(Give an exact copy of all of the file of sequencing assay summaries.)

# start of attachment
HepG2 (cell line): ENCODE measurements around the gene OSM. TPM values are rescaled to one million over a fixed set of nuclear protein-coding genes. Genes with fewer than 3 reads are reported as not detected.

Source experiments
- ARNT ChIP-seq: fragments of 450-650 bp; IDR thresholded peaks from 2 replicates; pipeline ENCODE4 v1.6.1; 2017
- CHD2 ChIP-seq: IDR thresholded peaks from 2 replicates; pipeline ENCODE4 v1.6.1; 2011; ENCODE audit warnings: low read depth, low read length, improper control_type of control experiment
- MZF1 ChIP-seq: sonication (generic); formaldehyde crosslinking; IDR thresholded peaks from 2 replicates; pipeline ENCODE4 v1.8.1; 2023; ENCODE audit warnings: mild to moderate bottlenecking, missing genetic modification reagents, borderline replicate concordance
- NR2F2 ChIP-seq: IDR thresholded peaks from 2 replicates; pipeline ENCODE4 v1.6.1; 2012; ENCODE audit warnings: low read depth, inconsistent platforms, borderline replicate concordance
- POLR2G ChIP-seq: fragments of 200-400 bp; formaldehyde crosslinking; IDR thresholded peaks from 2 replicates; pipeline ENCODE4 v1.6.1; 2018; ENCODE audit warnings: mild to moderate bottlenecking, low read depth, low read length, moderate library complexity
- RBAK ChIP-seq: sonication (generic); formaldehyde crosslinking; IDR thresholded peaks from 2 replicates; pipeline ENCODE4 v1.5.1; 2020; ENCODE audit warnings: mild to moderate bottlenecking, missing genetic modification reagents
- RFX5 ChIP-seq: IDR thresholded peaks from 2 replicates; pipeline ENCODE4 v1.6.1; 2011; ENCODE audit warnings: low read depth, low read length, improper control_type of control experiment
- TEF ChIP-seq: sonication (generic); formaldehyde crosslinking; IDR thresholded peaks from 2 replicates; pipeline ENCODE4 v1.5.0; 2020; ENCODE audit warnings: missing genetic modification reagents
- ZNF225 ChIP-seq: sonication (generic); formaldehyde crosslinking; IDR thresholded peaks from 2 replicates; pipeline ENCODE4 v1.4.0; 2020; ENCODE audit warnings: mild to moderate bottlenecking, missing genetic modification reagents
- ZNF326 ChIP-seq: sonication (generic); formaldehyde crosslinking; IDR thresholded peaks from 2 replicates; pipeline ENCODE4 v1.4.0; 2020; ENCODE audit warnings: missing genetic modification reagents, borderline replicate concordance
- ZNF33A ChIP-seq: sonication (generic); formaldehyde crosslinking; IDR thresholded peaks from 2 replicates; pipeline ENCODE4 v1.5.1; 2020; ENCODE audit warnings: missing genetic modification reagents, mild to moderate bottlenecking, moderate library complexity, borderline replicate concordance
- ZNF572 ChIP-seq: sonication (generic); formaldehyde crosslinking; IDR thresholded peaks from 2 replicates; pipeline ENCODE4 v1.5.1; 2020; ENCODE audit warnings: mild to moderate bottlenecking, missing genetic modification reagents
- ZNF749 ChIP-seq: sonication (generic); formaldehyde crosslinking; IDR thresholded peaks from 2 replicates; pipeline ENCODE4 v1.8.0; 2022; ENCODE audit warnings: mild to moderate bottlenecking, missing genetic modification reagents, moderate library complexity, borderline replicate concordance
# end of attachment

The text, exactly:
HepG2 (cell line): ENCODE measurements around the gene OSM. TPM values are rescaled to one million over a fixed set of nuclear protein-coding genes. Genes with fewer than 3 reads are reported as not detected.

Source experiments
- ARNT ChIP-seq: fragments of 450-650 bp; IDR thresholded peaks from 2 replicates; pipeline ENCODE4 v1.6.1; 2017
- CHD2 ChIP-seq: IDR thresholded peaks from 2 replicates; pipeline ENCODE4 v1.6.1; 2011; ENCODE audit warnings: low read depth, low read length, improper control_type of control experiment
- MZF1 ChIP-seq: sonication (generic); formaldehyde crosslinking; IDR thresholded peaks from 2 replicates; pipeline ENCODE4 v1.8.1; 2023; ENCODE audit warnings: mild to moderate bottlenecking, missing genetic modification reagents, borderline replicate concordance
- NR2F2 ChIP-seq: IDR thresholded peaks from 2 replicates; pipeline ENCODE4 v1.6.1; 2012; ENCODE audit warnings: low read depth, inconsistent platforms, borderline replicate concordance
- POLR2G ChIP-seq: fragments of 200-400 bp; formaldehyde crosslinking; IDR thresholded peaks from 2 replicates; pipeline ENCODE4 v1.6.1; 2018; ENCODE audit warnings: mild to moderate bottlenecking, low read depth, low read length, moderate library complexity
- RBAK ChIP-seq: sonication (generic); formaldehyde crosslinking; IDR thresholded peaks from 2 replicates; pipeline ENCODE4 v1.5.1; 2020; ENCODE audit warnings: mild to moderate bottlenecking, missing genetic modification reagents
- RFX5 ChIP-seq: IDR thresholded peaks from 2 replicates; pipeline ENCODE4 v1.6.1; 2011; ENCODE audit warnings: low read depth, low read length, improper control_type of control experiment
- TEF ChIP-seq: sonication (generic); formaldehyde crosslinking; IDR thresholded peaks from 2 replicates; pipeline ENCODE4 v1.5.0; 2020; ENCODE audit warnings: missing genetic modification reagents
- ZNF225 ChIP-seq: sonication (generic); formaldehyde crosslinking; IDR thresholded peaks from 2 replicates; pipeline ENCODE4 v1.4.0; 2020; ENCODE audit warnings: mild to moderate bottlenecking, missing genetic modification reagents
- ZNF326 ChIP-seq: sonication (generic); formaldehyde crosslinking; IDR thresholded peaks from 2 replicates; pipeline ENCODE4 v1.4.0; 2020; ENCODE audit warnings: missing genetic modification reagents, borderline replicate concordance
- ZNF33A ChIP-seq: sonication (generic); formaldehyde crosslinking; IDR thresholded peaks from 2 replicates; pipeline ENCODE4 v1.5.1; 2020; ENCODE audit warnings: missing genetic modification reagents, mild to moderate bottlenecking, moderate library complexity, borderline replicate concordance
- ZNF572 ChIP-seq: sonication (generic); formaldehyde crosslinking; IDR thresholded peaks from 2 replicates; pipeline ENCODE4 v1.5.1; 2020; ENCODE audit warnings: mild to moderate bottlenecking, missing genetic modification reagents
- ZNF749 ChIP-seq: sonication (generic); formaldehyde crosslinking; IDR thresholded peaks from 2 replicates; pipeline ENCODE4 v1.8.0; 2022; ENCODE audit warnings: mild to moderate bottlenecking, missing genetic modification reagents, moderate library complexity, borderline replicate concordance